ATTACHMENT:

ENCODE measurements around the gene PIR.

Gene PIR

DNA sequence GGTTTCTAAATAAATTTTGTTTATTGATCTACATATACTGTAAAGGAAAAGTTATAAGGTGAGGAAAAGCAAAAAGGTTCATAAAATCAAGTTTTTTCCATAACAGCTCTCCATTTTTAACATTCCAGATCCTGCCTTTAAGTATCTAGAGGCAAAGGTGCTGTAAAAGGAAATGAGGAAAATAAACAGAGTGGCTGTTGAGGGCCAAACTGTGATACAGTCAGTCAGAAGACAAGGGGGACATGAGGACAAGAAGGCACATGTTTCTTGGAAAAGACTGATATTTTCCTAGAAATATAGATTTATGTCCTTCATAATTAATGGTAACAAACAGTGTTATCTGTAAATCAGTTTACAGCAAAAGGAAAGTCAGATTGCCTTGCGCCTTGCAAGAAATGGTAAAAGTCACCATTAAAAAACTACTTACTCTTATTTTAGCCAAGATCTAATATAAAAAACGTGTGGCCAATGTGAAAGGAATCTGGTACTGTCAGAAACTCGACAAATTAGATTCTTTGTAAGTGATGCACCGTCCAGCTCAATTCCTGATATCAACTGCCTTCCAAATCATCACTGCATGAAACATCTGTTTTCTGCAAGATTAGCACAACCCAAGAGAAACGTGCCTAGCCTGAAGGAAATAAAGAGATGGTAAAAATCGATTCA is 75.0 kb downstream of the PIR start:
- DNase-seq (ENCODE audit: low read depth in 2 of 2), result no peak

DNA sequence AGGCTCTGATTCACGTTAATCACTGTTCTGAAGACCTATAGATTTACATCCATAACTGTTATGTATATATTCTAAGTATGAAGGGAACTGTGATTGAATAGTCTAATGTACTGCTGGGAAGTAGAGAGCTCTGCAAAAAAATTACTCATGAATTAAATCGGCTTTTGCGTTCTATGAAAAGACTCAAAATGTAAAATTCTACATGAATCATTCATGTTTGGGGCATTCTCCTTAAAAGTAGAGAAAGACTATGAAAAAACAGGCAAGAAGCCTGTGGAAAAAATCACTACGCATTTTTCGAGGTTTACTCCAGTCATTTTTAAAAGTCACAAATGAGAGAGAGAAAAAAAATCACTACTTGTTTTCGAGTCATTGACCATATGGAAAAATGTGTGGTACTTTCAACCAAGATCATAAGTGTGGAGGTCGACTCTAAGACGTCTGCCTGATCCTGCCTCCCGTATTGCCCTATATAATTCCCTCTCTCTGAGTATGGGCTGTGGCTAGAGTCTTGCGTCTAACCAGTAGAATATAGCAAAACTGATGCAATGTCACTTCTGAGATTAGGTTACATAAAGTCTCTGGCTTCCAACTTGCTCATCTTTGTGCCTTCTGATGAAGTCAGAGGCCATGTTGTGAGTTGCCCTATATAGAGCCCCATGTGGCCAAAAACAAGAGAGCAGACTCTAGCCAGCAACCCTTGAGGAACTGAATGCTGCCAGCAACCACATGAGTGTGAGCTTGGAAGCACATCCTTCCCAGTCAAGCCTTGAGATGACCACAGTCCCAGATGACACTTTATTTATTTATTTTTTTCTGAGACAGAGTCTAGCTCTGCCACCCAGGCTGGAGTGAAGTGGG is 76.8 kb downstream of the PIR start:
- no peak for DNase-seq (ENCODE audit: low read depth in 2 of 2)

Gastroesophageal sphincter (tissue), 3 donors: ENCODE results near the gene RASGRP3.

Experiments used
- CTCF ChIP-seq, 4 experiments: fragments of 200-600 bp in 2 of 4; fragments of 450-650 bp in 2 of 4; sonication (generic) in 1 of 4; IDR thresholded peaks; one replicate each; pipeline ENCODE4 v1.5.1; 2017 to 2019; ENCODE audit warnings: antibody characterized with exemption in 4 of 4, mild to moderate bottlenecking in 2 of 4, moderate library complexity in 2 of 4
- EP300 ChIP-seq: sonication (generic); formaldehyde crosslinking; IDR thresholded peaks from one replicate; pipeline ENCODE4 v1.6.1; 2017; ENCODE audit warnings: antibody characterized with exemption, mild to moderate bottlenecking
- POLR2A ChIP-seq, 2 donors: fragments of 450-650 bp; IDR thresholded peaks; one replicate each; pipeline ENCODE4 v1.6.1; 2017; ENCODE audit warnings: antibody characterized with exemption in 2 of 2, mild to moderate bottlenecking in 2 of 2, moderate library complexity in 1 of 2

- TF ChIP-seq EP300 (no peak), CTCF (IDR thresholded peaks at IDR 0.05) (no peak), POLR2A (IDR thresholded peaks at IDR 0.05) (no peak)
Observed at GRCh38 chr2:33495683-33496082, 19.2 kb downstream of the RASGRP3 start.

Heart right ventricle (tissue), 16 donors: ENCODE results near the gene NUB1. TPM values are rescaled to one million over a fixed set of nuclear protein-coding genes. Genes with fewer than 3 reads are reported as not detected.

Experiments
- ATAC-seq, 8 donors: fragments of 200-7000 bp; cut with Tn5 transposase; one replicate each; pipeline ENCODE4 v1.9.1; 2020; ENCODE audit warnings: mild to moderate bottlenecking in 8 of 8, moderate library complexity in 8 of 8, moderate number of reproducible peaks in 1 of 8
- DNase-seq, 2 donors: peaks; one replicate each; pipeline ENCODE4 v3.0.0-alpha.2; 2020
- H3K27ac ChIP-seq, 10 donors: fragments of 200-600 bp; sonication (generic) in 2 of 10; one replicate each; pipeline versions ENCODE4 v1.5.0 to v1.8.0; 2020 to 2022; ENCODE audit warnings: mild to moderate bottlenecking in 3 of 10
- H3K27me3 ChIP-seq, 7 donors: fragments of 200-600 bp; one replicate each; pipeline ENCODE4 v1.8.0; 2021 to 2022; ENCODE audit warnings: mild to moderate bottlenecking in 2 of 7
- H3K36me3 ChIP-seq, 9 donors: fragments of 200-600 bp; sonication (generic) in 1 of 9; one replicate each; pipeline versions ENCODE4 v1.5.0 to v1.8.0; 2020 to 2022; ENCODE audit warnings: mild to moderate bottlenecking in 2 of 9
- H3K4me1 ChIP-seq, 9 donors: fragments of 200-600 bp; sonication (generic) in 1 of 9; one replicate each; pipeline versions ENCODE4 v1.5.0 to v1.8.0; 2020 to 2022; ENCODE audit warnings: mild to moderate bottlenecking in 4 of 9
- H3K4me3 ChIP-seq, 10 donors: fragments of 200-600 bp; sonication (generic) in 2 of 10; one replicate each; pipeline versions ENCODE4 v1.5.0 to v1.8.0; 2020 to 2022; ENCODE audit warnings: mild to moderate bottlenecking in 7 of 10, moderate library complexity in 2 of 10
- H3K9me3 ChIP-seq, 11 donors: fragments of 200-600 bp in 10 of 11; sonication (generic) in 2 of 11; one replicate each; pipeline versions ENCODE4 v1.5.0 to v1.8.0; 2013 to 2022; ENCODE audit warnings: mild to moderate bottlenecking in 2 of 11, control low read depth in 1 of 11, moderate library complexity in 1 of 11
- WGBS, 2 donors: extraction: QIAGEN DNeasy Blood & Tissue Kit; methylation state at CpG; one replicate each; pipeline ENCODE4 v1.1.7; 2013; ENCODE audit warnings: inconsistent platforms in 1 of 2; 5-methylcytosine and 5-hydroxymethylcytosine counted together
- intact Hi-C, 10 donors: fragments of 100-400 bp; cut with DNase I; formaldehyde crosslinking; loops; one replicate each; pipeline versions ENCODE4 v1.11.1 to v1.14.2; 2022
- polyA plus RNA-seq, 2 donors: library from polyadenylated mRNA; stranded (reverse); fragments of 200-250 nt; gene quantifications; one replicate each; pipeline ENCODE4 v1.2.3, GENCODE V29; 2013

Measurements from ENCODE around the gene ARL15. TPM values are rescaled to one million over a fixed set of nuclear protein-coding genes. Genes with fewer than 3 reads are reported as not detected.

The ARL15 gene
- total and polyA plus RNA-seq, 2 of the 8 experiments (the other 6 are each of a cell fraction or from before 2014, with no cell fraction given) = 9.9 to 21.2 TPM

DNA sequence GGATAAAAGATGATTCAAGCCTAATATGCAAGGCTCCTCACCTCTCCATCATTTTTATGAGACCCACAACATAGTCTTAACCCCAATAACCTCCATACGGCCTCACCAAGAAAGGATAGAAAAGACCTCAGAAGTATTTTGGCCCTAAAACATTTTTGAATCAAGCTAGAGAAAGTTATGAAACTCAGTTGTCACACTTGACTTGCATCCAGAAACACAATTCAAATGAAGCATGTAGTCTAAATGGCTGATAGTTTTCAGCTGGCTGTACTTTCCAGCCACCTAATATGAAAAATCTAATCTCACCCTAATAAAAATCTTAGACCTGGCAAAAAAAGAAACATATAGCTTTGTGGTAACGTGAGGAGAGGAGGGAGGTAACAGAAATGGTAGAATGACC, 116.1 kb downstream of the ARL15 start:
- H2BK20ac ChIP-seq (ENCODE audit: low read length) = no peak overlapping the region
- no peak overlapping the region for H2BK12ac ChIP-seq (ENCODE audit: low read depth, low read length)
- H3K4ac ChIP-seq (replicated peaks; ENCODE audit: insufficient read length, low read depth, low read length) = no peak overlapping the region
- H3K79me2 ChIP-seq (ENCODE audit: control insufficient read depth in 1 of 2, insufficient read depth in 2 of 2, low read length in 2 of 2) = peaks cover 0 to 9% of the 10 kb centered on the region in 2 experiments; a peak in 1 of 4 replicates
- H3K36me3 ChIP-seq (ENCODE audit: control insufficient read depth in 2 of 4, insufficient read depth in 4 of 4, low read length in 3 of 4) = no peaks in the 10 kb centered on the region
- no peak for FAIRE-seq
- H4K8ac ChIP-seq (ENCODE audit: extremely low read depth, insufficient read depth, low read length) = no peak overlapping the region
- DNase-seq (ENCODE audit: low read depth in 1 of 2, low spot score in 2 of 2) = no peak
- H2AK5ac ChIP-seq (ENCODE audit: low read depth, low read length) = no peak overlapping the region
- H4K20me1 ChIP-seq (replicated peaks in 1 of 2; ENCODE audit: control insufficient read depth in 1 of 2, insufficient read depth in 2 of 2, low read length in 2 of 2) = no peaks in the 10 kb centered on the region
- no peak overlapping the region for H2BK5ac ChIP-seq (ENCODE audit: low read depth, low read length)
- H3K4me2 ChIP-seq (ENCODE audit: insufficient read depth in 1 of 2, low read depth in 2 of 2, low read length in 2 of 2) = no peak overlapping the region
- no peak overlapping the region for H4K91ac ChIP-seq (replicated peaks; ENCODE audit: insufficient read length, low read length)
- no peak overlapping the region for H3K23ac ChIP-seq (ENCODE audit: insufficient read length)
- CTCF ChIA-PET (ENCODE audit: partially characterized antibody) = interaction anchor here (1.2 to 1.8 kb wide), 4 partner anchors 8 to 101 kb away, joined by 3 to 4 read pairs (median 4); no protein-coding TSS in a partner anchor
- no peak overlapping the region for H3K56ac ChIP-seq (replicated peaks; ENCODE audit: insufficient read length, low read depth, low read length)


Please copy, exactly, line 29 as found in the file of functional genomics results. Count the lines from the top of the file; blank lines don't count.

- total and polyA plus RNA-seq, 2 of the 8 experiments (the other 6 are each of a cell fraction or from before 2014, with no cell fraction given) = 9.9 to 21.2 TPM